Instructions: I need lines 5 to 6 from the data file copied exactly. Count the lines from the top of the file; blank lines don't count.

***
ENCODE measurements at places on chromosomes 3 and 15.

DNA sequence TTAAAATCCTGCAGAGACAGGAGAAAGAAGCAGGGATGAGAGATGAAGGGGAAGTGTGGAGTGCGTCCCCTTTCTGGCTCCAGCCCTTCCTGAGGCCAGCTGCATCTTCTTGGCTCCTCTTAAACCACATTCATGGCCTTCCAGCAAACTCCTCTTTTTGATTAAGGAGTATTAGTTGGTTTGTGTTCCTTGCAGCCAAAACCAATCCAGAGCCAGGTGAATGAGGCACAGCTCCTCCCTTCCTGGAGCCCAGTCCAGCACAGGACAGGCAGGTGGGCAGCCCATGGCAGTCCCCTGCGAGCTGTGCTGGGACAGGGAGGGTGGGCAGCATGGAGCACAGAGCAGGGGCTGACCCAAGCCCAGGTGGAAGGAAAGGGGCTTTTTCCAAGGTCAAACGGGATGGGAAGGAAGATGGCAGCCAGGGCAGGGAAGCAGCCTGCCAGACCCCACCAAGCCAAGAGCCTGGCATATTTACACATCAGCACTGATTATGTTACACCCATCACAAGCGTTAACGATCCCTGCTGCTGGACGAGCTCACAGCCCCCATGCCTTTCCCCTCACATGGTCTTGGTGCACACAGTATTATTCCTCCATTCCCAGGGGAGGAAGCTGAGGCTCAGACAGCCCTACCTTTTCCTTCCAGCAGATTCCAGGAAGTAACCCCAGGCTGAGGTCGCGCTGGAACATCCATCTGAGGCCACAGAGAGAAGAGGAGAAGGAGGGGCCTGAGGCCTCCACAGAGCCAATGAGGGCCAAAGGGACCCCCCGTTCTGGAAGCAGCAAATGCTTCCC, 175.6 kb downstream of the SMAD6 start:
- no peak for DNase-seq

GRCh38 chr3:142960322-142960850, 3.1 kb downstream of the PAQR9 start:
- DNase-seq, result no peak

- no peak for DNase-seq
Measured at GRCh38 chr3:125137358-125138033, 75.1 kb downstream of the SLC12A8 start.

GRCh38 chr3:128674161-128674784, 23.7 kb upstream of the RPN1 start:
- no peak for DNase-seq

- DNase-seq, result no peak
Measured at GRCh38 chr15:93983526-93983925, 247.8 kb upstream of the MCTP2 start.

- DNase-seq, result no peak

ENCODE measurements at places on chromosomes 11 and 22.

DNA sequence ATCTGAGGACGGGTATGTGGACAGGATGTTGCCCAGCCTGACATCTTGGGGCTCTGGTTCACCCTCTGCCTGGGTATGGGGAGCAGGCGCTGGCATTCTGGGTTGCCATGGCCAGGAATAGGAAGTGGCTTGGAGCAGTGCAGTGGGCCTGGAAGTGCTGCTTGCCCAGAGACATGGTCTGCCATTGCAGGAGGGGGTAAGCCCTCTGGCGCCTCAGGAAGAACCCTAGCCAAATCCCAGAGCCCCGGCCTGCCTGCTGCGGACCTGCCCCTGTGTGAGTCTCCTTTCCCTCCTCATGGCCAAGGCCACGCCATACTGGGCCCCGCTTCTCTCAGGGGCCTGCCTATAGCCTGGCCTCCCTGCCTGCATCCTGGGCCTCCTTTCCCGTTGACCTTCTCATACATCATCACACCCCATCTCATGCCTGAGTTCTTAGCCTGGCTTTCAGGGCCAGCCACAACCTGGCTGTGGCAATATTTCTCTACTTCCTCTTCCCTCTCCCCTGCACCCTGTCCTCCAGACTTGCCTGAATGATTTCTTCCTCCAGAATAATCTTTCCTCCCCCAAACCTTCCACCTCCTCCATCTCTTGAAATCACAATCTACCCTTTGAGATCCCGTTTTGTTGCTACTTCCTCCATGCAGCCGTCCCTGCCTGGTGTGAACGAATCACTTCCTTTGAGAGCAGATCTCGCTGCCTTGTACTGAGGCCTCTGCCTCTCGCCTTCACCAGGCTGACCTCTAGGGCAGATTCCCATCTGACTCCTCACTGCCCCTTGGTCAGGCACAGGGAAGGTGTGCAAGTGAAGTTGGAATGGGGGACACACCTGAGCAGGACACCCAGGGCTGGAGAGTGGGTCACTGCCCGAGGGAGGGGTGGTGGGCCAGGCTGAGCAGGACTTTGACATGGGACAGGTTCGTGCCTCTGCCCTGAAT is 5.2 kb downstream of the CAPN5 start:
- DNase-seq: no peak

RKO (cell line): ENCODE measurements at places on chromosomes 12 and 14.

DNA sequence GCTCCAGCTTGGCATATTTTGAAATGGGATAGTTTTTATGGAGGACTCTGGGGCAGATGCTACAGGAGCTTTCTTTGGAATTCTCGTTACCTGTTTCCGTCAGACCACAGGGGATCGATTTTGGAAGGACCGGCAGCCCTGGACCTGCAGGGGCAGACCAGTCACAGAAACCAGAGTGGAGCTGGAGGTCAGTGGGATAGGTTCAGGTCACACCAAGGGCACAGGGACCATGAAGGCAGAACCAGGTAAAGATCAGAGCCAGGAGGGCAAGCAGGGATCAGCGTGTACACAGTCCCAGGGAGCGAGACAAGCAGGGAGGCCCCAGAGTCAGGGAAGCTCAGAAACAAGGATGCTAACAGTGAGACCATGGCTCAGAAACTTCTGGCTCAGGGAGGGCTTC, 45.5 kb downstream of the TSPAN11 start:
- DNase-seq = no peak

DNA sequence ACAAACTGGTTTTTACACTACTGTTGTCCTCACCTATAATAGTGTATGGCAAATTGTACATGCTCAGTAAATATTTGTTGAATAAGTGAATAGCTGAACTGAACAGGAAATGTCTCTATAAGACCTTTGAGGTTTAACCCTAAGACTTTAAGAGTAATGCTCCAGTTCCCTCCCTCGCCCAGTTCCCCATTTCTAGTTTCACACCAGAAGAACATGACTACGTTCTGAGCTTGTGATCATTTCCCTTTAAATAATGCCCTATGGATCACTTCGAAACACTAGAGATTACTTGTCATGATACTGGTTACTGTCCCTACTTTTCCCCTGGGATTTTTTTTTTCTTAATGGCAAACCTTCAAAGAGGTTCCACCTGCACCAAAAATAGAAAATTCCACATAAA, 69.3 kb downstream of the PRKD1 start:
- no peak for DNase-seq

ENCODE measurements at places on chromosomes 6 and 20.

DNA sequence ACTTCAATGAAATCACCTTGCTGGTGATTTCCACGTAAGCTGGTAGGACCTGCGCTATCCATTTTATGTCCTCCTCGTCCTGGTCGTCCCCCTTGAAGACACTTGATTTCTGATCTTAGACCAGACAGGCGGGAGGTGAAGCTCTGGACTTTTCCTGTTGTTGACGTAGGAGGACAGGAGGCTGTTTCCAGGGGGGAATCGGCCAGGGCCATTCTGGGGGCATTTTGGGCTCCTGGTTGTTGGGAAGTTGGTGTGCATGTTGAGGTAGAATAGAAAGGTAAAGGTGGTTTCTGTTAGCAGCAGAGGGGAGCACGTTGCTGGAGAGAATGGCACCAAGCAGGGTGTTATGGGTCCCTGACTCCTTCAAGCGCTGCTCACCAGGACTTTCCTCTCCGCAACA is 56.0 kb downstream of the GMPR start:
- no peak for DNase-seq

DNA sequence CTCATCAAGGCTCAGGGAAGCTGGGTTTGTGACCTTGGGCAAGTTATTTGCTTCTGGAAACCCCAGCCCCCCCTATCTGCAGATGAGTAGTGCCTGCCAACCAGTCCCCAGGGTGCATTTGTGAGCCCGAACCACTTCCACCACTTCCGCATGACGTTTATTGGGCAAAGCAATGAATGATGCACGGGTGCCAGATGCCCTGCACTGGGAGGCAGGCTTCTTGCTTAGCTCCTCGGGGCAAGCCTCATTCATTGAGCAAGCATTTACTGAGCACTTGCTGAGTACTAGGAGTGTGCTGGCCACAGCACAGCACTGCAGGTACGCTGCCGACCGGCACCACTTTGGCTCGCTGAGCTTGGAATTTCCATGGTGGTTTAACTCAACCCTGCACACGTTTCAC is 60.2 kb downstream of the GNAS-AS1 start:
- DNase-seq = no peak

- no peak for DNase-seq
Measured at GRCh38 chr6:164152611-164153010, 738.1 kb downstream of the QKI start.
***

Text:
- DNase-seq, result no peak

- no peak for DNase-seq